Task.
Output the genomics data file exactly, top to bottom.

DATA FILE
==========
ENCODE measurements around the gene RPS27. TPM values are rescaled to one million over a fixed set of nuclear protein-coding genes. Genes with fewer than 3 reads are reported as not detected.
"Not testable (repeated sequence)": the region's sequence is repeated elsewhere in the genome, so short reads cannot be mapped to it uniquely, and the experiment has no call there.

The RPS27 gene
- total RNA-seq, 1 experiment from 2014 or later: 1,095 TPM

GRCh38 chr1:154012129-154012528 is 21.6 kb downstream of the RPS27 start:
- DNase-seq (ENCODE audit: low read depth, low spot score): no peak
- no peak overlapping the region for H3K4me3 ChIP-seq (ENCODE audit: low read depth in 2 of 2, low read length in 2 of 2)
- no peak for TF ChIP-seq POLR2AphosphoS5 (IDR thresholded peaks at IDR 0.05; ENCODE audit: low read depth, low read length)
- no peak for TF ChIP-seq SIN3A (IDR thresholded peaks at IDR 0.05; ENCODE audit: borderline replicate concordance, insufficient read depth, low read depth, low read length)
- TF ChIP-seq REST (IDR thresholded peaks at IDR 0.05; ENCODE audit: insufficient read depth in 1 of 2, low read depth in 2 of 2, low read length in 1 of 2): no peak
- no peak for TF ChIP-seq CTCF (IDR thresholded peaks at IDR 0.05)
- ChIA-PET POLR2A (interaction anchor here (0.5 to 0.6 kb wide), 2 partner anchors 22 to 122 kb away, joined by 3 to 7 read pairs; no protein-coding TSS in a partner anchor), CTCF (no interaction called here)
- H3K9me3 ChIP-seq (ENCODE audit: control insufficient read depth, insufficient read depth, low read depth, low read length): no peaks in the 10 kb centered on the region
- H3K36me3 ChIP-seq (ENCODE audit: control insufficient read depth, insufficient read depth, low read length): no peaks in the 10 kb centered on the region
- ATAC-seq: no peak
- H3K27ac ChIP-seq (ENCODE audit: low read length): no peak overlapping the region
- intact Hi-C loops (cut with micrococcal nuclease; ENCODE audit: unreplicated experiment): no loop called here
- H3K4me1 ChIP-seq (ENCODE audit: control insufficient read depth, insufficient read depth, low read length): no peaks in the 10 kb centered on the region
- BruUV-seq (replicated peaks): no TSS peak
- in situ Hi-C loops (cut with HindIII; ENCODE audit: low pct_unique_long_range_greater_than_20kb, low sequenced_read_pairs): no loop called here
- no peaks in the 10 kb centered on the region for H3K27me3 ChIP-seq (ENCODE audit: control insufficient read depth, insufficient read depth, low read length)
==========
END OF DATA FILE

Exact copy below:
ENCODE measurements around the gene RPS27. TPM values are rescaled to one million over a fixed set of nuclear protein-coding genes. Genes with fewer than 3 reads are reported as not detected.
"Not testable (repeated sequence)": the region's sequence is repeated elsewhere in the genome, so short reads cannot be mapped to it uniquely, and the experiment has no call there.

The RPS27 gene
- total RNA-seq, 1 experiment from 2014 or later: 1,095 TPM

GRCh38 chr1:154012129-154012528 is 21.6 kb downstream of the RPS27 start:
- DNase-seq (ENCODE audit: low read depth, low spot score): no peak
- no peak overlapping the region for H3K4me3 ChIP-seq (ENCODE audit: low read depth in 2 of 2, low read length in 2 of 2)
- no peak for TF ChIP-seq POLR2AphosphoS5 (IDR thresholded peaks at IDR 0.05; ENCODE audit: low read depth, low read length)
- no peak for TF ChIP-seq SIN3A (IDR thresholded peaks at IDR 0.05; ENCODE audit: borderline replicate concordance, insufficient read depth, low read depth, low read length)
- TF ChIP-seq REST (IDR thresholded peaks at IDR 0.05; ENCODE audit: insufficient read depth in 1 of 2, low read depth in 2 of 2, low read length in 1 of 2): no peak
- no peak for TF ChIP-seq CTCF (IDR thresholded peaks at IDR 0.05)
- ChIA-PET POLR2A (interaction anchor here (0.5 to 0.6 kb wide), 2 partner anchors 22 to 122 kb away, joined by 3 to 7 read pairs; no protein-coding TSS in a partner anchor), CTCF (no interaction called here)
- H3K9me3 ChIP-seq (ENCODE audit: control insufficient read depth, insufficient read depth, low read depth, low read length): no peaks in the 10 kb centered on the region
- H3K36me3 ChIP-seq (ENCODE audit: control insufficient read depth, insufficient read depth, low read length): no peaks in the 10 kb centered on the region
- ATAC-seq: no peak
- H3K27ac ChIP-seq (ENCODE audit: low read length): no peak overlapping the region
- intact Hi-C loops (cut with micrococcal nuclease; ENCODE audit: unreplicated experiment): no loop called here
- H3K4me1 ChIP-seq (ENCODE audit: control insufficient read depth, insufficient read depth, low read length): no peaks in the 10 kb centered on the region
- BruUV-seq (replicated peaks): no TSS peak
- in situ Hi-C loops (cut with HindIII; ENCODE audit: low pct_unique_long_range_greater_than_20kb, low sequenced_read_pairs): no loop called here
- no peaks in the 10 kb centered on the region for H3K27me3 ChIP-seq (ENCODE audit: control insufficient read depth, insufficient read depth, low read length)